We think of the Enlightenment as an era dominated by ideas of progress, production, and industry--not an era that favored the lax and indolent individual. But was the Enlightenment only about the unceasing improvement of self and society? "The Pursuit of Laziness" examines moral, political, and economic treatises of the period, and reveals that crucial eighteenth-century texts did find value in idleness and nonproductivity. Fleshing out Enlightenment thinking in the works of Denis Diderot, Joseph Joubert, Pierre de Marivaux, Jean-Jacques Rousseau, and Jean-Simeon Chardin, this book explores idleness in all its guises, and illustrates that laziness existed, not as a vice of the wretched, but as an exemplar of modernity and a resistance to beliefs about virtue and utility.
Whether in the dawdlings of Marivaux's journalist who delayed and procrastinated or in the subjects of Chardin's paintings who delighted in suspended, playful time, Pierre Saint-Amand shows how eighteenth-century works provided a strong argument for laziness. Rousseau abandoned his previous defense of labor to pursue reverie and botanical walks, Diderot emphasized a parasitic strategy of resisting work in order to liberate time, and Joubert's little-known posthumous Notebooks radically opposed the central philosophy of the Enlightenment in a quest to infinitely postpone work.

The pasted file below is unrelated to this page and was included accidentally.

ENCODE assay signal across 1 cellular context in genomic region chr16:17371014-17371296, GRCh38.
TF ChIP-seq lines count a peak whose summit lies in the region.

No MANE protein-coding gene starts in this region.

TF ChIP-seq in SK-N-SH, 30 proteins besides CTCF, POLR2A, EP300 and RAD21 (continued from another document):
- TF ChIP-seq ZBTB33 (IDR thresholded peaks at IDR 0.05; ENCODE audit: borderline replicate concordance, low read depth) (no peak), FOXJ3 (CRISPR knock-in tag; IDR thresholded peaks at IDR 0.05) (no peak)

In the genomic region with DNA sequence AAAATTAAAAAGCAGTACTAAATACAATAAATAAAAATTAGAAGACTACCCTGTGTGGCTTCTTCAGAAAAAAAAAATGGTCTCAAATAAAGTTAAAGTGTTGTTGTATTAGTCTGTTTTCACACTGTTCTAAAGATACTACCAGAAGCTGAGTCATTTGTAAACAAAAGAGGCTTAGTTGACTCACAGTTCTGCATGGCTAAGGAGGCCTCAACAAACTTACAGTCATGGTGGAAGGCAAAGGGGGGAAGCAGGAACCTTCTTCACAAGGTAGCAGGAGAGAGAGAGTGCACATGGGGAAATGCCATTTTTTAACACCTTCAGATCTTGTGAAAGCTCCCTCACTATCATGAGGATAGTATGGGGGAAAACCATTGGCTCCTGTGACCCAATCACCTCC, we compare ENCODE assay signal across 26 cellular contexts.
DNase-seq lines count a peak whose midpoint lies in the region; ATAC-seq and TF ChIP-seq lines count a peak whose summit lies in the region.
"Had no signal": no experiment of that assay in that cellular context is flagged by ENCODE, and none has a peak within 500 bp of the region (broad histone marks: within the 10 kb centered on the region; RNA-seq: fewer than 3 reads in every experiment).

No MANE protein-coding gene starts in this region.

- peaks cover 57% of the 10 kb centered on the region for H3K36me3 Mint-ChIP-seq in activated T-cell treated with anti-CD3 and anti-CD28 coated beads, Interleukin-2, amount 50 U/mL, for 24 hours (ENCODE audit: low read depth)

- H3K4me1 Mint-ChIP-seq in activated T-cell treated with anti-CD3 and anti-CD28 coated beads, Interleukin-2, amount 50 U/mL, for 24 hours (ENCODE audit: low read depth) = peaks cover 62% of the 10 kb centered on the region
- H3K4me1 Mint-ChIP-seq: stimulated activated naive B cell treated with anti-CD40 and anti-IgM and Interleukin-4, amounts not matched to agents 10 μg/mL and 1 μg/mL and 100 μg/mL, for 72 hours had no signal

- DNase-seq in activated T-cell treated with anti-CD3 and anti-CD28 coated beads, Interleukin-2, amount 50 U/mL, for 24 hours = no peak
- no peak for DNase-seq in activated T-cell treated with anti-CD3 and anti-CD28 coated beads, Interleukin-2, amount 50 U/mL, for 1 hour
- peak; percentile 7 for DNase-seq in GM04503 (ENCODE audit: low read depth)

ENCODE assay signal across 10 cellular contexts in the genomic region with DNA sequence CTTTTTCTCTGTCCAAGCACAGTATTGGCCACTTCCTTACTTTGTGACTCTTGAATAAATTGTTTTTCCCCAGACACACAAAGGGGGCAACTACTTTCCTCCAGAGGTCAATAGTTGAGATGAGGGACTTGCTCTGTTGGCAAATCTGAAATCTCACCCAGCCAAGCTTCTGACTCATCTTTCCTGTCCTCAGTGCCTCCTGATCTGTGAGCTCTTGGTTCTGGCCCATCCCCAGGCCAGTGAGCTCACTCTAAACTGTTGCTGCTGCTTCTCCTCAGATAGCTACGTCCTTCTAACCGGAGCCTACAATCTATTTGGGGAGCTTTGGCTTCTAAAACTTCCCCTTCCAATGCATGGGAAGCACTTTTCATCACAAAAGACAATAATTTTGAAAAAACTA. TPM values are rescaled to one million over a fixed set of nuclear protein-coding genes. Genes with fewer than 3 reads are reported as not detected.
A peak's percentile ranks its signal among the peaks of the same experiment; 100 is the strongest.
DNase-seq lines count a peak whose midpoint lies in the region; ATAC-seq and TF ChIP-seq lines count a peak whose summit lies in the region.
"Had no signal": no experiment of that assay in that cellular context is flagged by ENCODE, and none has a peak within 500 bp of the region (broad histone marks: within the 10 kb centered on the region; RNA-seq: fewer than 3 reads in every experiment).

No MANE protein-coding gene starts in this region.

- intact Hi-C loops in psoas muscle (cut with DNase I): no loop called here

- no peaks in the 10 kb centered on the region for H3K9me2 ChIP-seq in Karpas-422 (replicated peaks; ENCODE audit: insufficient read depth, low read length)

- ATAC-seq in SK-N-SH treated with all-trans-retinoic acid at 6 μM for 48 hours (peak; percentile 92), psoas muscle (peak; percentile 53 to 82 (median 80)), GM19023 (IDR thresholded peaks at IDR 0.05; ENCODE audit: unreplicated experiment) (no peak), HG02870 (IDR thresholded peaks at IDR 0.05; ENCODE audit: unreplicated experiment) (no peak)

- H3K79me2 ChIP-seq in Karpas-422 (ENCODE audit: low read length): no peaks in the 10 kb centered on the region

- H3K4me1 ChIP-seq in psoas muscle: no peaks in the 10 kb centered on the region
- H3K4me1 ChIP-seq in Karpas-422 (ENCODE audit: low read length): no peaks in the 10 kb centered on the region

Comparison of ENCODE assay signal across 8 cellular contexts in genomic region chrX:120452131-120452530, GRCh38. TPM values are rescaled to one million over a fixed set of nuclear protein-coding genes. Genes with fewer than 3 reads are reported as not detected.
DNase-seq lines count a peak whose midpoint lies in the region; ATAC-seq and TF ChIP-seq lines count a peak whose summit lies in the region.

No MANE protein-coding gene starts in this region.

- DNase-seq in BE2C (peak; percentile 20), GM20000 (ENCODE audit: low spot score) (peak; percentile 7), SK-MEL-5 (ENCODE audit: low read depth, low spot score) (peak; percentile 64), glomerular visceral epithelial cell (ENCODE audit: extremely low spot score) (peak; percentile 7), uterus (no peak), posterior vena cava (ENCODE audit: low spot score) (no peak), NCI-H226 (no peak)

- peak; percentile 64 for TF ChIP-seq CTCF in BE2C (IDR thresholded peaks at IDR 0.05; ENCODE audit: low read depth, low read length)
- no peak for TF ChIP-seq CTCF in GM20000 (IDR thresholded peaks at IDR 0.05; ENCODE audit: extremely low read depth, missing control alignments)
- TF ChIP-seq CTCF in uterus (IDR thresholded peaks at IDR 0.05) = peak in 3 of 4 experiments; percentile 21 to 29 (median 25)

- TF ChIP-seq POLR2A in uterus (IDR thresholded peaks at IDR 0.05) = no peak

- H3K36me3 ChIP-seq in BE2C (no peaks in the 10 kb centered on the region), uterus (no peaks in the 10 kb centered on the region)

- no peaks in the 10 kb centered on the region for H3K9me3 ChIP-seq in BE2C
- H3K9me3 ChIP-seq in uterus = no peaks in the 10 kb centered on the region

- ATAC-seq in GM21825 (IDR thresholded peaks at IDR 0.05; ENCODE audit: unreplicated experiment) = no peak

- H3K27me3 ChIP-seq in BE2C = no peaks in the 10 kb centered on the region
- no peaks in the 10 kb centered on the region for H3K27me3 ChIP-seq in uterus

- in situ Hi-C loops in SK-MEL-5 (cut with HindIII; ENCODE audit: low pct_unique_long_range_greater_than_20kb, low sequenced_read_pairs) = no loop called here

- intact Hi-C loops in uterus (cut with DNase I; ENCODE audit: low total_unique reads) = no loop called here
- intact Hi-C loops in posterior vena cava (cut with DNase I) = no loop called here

Unsettling the stubborn view of the eighteenth century as an age of frenetic industriousness and labor, "The Pursuit of Laziness" plumbs the texts and images of the time and uncovers deliberate yearnings for slowness and recreation.